- Summary Abatement: "(A) In the event there are more than 25 plants found on a parcel the nuisance may be abated in accordance with the procedures provided in this Chapter. Nothing in this Chapter shall be construed to limit the right and duty of any Enforcement Officer to summarily abate the nuisance by any reasonable means and without notice or hearing when immediate action is necessary to preserve or protect the public health or safety."
- The eradication fee will be $1352 per eradication.
Predictably, the medical marijuana brigade didn't like Nadel's add-ons.
Cannabis activist Ukiah Sativa Morrison told the Supes that the pot people didn't get enough notice of Nadel's edit.
"This is disingenuous," Morrison complained, reaching into his limited bag of denunciations for his freshly coined, "This is instigating," adding, "It's counterproductive," in case the supervisors didn't understand that Morrison didn't like the rule changes.
"You probably think most of us will be at a party or sleeping in," Morrison told the nonplused supes, not one of whom had given so much as the slightest indication that they were at all interested in speculating on the private lives of the pot people. "Well, obviously, that's not the case," Morrison declared with a magnanimous wave at the hearty band of stoners comprising the audience.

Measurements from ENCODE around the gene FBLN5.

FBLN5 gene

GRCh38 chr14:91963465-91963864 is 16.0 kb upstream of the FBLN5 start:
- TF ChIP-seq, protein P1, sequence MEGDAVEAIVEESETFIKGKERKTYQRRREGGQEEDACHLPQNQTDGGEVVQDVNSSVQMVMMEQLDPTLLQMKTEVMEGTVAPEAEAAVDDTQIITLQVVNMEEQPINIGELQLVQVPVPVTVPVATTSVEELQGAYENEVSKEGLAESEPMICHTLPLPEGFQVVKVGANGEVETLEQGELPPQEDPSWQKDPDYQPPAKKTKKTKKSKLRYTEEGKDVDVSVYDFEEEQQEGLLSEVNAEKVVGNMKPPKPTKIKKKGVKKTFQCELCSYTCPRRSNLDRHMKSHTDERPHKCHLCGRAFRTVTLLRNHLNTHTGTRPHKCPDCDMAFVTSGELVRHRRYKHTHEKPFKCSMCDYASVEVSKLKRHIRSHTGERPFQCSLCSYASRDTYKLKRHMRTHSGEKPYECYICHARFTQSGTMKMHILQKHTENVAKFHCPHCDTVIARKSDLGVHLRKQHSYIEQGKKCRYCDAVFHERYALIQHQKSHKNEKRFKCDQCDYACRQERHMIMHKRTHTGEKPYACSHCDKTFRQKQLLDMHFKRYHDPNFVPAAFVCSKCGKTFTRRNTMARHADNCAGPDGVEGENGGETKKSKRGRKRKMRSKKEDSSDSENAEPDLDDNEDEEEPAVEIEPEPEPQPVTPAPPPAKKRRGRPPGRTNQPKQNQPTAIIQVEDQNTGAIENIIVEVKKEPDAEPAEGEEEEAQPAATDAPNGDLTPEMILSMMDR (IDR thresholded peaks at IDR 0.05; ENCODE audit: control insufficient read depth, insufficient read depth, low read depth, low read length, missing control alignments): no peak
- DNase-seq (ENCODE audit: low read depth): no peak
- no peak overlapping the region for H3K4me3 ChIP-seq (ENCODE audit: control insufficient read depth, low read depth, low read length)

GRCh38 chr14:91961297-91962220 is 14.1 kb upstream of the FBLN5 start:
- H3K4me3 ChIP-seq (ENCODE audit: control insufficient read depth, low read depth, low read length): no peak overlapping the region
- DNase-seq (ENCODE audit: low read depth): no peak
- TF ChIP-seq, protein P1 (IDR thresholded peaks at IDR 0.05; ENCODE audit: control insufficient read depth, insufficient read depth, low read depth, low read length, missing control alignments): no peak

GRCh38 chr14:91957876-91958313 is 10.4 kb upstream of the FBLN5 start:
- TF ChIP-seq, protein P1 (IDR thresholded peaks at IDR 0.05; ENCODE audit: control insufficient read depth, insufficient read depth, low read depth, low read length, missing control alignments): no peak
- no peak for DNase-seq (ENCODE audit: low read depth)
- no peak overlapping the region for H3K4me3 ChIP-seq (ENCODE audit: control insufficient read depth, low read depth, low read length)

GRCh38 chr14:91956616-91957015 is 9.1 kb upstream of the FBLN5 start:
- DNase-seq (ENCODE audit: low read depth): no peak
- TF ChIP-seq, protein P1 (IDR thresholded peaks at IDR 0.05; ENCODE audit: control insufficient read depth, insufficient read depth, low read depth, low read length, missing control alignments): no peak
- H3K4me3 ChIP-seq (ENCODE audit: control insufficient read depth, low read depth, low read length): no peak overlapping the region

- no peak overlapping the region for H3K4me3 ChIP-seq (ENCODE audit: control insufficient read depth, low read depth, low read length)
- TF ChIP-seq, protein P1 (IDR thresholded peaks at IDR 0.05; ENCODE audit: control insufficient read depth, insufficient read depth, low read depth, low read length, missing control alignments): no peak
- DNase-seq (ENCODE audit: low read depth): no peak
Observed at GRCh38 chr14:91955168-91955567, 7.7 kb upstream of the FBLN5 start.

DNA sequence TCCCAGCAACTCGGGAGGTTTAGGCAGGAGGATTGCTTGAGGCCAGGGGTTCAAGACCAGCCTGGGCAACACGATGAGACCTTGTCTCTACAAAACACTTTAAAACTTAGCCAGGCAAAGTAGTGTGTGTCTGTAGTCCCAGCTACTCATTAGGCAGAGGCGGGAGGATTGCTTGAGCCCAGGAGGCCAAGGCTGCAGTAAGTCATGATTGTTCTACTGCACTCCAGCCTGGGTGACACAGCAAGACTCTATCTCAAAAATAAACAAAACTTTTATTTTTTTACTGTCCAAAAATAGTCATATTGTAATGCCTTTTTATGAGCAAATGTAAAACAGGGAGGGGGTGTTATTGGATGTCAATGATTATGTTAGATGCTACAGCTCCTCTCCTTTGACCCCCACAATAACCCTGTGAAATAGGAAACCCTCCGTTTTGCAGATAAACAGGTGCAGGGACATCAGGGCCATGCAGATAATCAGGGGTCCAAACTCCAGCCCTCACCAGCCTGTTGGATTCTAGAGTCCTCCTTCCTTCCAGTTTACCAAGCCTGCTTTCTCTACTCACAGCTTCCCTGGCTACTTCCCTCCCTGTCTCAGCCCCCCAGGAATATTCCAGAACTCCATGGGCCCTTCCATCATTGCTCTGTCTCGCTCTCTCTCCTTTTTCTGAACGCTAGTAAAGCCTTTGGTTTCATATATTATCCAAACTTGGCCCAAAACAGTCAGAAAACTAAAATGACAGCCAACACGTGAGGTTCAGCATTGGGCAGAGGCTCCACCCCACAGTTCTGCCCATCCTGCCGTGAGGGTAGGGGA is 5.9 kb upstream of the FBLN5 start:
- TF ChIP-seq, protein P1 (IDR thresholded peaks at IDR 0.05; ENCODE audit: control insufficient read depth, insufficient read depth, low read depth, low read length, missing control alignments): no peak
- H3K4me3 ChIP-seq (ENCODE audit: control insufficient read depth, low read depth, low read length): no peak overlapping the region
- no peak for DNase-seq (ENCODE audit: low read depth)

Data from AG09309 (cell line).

Morrison concluded that the Supes should involve the pot people in all discussions of pot.
Pebs Trippet enumerated her beefs: There had been no public comment from cannabis patients; no timely notice of Nadel's amendments; an absence of communication between the pot people and the Board; that the title should include the word "medical"; that there was no definition of "marijuana" in its various processing phases; that summary eradication is a bad idea; that growers are not given due process; that patients are singled out for unequal treatment compared to other nuisances; that there's no distinction made between indoor and outdoor grows; that the fines are excessive — $100 per day; that the appeal deadline is too short, like a Grateful Dead concert. Etc.